Justification of Red List Category
Based on a model of future deforestation in the Amazon basin, and its dependence on primary forest, it is suspected that the population of this species will decline rapidly over the next three generations, and it has therefore been uplisted to Vulnerable.
It is generally considered rare to uncommon, despite widespread knowledge of its voice and habits (Alonso and B. M. Whitney in litt. 1999, Schulenberg et al. 2007). The global population size has not been quantified, but this species is described as 'fairly common' (Stotz et al. 1996).
This species is suspected to lose 37.5-37.6% of suitable habitat within its distribution over three generations (14 years) based on a model of Amazonian deforestation (Soares-Filho et al. 2006, Bird et al. 2011). Given the susceptibility of the species to fragmentation and/or edge effects, it is therefore suspected to decline by ≥30% over three generations.
Myrmoborus melanurus is known from a relatively small range along the ríos Aypena (at its confluence with the Marañón), Tigre, Samiria, Pacaya, Ucayali and upper Amazonas, in Loreto, north-east Peru (Ridgely and Tudor 1994, Begazo and Valqui 1998, Alonso and B. M. Whitney in litt. 1999) and adjacent Brazil (right bank of río Javari, extreme W Amazonas). Appropriate habitat is extensive on these rivers, as well as the Pastaza and Napo, and the species will almost certainly be found at further locations in their drainages (Alonso and B. M. Whitney in litt. 1999).
This species occurs in seasonally flooded humid lowland forest (Ridgely and Tudor 1994, Alonso and B. M. Whitney in litt. 1999) at elevations up to c.200 m. At most sites, it has been recorded in low bushy forest with profuse vine tangles, on river islands, around oxbow lakes, along small rivers and creeks (Alonso and B. M. Whitney in litt. 1999). Along the río Tigre, it has been recorded on the margins of black water oxbow lakes with stunted forest, and in swampy forest dominated by Mauritia flexuosa palm trees (Alonso and B. M. Whitney in litt. 1999).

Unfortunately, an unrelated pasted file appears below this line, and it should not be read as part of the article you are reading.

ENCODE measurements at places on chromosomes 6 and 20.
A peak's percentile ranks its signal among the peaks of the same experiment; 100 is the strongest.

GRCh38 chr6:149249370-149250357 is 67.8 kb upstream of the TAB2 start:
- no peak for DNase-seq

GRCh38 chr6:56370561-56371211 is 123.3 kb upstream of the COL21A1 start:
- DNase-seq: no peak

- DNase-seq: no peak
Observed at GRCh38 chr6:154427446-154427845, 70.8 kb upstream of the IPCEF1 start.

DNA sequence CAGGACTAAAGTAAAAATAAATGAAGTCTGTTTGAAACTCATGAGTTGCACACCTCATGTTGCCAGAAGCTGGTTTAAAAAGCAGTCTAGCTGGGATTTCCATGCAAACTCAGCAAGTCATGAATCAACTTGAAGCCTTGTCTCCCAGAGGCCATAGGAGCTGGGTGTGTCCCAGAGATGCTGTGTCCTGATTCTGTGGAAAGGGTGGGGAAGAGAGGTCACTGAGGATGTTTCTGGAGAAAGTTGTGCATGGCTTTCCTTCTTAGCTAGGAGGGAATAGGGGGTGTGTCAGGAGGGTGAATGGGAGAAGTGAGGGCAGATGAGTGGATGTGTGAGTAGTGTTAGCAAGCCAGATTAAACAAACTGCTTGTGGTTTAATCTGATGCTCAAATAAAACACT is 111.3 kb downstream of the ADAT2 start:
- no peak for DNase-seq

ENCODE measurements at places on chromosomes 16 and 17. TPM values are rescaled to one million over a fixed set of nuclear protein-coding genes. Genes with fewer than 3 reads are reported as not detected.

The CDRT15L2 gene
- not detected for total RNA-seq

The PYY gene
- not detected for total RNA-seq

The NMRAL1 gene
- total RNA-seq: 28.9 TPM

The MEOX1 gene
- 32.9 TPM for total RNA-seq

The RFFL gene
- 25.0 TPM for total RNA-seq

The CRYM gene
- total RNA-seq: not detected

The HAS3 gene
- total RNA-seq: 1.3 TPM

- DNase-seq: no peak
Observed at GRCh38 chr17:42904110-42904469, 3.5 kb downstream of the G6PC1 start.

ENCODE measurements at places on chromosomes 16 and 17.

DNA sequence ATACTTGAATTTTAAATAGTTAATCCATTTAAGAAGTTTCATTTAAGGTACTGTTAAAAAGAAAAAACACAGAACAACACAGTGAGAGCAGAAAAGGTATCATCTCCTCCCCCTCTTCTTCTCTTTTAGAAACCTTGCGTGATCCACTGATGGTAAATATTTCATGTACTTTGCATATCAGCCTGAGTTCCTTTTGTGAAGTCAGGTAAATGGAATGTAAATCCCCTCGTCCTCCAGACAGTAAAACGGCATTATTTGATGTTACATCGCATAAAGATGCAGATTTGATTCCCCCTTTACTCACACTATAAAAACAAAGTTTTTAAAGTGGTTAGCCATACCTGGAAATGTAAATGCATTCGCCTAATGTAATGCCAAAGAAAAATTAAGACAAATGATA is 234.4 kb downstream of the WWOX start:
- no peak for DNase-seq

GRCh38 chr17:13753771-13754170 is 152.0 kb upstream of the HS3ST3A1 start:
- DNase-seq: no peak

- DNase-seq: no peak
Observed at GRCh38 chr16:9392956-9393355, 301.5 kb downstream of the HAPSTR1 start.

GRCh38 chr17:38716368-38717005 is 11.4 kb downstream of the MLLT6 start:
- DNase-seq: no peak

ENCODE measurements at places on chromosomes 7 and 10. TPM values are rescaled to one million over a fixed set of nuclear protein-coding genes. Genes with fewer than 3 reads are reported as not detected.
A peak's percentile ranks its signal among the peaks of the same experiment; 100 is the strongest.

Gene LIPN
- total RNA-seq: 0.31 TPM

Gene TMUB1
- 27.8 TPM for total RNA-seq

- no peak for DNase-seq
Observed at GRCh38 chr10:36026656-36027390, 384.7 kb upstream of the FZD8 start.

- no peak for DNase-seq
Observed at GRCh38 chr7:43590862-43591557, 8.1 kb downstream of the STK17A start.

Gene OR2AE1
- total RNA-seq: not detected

Large tracts of suitable habitat remain, but deforestation is occurring within its range, especially near Iquitos. The region is under threat from oil exploration and extraction, while associated road-building has facilitated further human colonisation (Dinerstein et al. 1995).
Conservation Actions Underway
It has been found during inventories of Pacaya Samiria Reserve, but this is a multiple-use area, with nature conservation primarily oriented to support economic activities (Begazo and Valqui 1998, Alonso and B. M. Whitney in litt. 1999).
12.5 cm. A uniformly sooty, small antbird. Male all dark slaty grey; paler on belly. Face, throat, wings and tail blackish. Wing-coverts tipped white forming narrow wing-bars. Semi-concealed white dorsal patch. Bright red iris. The female has brown upperparts and tail; indistinct dusky mask. Underparts whitish with buff tinge on breast and some brown on sides. Wing-bars as in male. Similar spp. Male Black-faced Antbird M. myotherinus has a more contrasting black face and a silvery eyebrow; the female also has a black mask and mostly buffy underparts. Voice A loud, fast series of clear descending tew notes. Hints Best located by voice.
Text account compilers
Butchart, S., Gilroy, J., Sharpe, C J
BirdLife International (2019) Species factsheet: Myrmoborus melanurus. Downloaded from http://www.birdlife.org on 16/02/2019. Recommended citation for factsheets for more than one species: BirdLife International (2019) IUCN Red List for birds. Downloaded from http://www.birdlife.org on 16/02/2019.